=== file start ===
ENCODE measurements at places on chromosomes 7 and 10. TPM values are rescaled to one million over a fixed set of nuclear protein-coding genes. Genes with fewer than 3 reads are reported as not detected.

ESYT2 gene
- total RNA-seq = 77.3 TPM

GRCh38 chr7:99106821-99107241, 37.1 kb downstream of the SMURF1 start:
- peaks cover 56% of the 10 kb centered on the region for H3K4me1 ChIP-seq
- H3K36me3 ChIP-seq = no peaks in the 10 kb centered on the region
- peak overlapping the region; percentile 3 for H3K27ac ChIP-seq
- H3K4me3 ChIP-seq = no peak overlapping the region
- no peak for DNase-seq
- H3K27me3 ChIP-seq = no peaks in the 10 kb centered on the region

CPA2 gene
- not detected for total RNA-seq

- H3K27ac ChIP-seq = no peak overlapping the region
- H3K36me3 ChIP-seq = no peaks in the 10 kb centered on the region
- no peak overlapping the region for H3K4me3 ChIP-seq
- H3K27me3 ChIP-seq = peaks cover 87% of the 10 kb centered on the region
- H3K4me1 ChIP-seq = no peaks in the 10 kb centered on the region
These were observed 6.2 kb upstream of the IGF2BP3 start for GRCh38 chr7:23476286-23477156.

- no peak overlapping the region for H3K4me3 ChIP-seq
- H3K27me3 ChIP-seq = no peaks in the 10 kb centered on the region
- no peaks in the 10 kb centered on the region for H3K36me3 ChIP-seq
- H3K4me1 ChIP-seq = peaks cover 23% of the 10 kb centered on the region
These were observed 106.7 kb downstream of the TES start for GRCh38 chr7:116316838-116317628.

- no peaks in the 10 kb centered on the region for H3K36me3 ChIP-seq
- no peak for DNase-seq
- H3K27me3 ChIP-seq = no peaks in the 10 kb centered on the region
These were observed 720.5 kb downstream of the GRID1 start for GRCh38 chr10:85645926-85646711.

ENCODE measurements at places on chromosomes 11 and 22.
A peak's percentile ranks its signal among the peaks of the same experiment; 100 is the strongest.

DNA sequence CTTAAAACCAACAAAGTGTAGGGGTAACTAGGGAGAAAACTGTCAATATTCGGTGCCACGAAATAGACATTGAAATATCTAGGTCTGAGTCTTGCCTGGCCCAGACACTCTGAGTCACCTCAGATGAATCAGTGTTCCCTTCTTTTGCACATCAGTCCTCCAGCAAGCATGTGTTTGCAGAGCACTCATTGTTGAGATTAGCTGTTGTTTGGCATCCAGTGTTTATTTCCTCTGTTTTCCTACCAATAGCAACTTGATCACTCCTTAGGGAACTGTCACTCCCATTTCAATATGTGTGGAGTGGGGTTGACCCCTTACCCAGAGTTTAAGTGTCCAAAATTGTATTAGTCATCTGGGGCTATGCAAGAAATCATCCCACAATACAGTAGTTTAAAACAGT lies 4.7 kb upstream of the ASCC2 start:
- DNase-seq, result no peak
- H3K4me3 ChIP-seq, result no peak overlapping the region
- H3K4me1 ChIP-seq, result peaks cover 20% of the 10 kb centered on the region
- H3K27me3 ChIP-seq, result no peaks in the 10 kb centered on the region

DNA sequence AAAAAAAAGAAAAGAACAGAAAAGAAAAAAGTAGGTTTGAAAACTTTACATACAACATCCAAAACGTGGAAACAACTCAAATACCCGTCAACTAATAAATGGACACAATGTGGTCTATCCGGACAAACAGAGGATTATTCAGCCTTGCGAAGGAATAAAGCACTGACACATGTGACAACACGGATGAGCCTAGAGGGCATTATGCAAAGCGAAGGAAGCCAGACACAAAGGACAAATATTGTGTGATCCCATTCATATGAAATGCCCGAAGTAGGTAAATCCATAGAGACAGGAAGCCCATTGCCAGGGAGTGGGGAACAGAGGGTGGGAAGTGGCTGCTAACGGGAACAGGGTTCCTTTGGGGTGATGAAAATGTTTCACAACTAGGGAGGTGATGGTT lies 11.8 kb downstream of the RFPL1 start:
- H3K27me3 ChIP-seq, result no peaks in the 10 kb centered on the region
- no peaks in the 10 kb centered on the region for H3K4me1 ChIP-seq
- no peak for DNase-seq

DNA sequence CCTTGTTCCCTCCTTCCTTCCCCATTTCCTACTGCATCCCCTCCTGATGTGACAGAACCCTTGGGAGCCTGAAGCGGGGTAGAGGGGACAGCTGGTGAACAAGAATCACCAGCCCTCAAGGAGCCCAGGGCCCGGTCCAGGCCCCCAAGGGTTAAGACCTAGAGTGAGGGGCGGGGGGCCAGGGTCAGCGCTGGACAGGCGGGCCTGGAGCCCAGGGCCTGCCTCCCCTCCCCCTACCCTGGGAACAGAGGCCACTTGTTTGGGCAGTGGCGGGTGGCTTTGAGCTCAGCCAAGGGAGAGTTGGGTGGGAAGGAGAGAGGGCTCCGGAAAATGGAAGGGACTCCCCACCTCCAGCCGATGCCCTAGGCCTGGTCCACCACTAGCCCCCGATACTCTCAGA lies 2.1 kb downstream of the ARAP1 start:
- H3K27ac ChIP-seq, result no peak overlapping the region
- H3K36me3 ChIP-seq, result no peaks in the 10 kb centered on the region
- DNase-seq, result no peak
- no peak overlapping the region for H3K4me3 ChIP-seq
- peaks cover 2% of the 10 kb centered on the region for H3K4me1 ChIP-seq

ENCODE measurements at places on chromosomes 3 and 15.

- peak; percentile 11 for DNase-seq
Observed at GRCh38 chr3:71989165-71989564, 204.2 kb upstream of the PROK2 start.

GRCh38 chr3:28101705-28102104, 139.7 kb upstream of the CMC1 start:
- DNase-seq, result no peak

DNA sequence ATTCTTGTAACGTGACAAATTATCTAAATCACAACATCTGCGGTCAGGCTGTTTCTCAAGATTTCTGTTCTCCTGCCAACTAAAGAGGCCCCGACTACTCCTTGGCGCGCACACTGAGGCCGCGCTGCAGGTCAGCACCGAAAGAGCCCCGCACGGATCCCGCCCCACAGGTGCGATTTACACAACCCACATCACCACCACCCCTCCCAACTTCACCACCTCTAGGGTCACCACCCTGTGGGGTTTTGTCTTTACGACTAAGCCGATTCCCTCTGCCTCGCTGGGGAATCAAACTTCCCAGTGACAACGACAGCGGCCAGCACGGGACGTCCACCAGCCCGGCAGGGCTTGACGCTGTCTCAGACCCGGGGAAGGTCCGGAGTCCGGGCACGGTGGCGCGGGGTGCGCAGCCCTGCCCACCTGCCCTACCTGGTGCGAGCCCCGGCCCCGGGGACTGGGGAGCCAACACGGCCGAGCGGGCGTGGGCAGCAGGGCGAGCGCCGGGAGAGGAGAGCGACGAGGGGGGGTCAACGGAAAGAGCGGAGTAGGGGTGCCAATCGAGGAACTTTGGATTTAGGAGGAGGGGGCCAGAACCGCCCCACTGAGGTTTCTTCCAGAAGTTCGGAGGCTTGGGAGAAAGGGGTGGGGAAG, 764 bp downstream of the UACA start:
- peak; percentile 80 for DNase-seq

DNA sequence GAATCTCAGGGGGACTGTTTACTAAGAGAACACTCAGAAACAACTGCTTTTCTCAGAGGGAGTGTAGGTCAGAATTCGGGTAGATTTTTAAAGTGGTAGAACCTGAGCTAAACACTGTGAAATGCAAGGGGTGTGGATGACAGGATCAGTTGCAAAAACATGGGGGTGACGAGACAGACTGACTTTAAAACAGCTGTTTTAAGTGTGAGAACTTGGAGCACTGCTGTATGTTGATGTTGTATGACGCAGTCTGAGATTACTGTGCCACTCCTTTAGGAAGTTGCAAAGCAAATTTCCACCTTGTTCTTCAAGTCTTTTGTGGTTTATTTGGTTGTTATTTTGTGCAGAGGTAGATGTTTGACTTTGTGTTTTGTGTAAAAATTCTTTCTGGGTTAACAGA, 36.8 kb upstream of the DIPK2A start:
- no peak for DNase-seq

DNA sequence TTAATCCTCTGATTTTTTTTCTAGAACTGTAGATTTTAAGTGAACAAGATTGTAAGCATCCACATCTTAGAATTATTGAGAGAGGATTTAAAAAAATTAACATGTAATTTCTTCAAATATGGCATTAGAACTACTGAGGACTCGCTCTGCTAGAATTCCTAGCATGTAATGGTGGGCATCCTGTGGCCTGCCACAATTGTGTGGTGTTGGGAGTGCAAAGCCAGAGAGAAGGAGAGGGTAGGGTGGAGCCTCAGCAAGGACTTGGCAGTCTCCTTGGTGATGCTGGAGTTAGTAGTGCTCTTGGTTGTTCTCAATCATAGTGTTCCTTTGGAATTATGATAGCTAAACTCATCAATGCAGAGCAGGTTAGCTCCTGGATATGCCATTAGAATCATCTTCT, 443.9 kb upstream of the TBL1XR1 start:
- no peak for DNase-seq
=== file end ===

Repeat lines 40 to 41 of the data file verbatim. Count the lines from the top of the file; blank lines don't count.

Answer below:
- H3K27ac ChIP-seq, result no peak overlapping the region
- H3K36me3 ChIP-seq, result no peaks in the 10 kb centered on the region